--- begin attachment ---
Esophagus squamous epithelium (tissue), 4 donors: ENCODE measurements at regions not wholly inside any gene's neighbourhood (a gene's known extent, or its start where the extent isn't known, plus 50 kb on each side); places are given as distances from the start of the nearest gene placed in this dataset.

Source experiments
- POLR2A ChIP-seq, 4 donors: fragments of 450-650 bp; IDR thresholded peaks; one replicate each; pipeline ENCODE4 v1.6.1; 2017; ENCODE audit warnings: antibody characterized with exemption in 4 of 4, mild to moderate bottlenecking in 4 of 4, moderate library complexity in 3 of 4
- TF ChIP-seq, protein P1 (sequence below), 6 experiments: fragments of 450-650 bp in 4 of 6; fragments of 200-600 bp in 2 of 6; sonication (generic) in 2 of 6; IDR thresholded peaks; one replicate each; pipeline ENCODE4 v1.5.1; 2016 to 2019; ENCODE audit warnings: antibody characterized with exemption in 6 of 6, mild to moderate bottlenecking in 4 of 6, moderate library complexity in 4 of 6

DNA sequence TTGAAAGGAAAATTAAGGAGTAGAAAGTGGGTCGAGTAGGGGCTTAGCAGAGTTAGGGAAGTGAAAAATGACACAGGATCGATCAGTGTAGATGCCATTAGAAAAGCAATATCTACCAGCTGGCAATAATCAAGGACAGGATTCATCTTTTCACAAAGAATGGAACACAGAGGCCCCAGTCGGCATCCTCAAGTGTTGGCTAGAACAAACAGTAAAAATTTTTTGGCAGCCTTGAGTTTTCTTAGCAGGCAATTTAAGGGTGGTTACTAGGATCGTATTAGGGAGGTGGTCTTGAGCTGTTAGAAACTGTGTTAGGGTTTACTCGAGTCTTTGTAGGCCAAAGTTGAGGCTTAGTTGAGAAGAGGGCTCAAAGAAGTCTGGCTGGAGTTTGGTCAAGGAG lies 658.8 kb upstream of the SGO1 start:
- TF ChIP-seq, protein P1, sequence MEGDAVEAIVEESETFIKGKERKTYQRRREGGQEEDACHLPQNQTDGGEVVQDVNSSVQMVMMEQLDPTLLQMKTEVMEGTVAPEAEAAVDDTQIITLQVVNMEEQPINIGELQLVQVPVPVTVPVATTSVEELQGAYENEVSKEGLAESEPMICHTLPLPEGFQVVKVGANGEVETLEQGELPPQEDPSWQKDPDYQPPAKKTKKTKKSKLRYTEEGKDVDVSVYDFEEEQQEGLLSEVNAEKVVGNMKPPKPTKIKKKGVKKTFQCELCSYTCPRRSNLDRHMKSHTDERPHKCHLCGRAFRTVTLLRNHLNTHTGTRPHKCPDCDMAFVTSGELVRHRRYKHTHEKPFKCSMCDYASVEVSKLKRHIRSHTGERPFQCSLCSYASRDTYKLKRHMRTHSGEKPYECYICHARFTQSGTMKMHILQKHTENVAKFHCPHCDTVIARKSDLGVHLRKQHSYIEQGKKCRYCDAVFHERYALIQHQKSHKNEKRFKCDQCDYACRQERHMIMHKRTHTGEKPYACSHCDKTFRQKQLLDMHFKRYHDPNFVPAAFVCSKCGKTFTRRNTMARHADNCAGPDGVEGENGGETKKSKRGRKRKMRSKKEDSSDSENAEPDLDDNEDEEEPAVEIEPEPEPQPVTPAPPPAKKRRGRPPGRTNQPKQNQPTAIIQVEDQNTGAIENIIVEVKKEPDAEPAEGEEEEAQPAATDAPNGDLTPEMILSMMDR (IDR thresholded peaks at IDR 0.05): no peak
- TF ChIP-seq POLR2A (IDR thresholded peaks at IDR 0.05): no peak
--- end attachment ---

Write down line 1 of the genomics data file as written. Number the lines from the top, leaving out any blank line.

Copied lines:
Esophagus squamous epithelium (tissue), 4 donors: ENCODE measurements at regions not wholly inside any gene's neighbourhood (a gene's known extent, or its start where the extent isn't known, plus 50 kb on each side); places are given as distances from the start of the nearest gene placed in this dataset.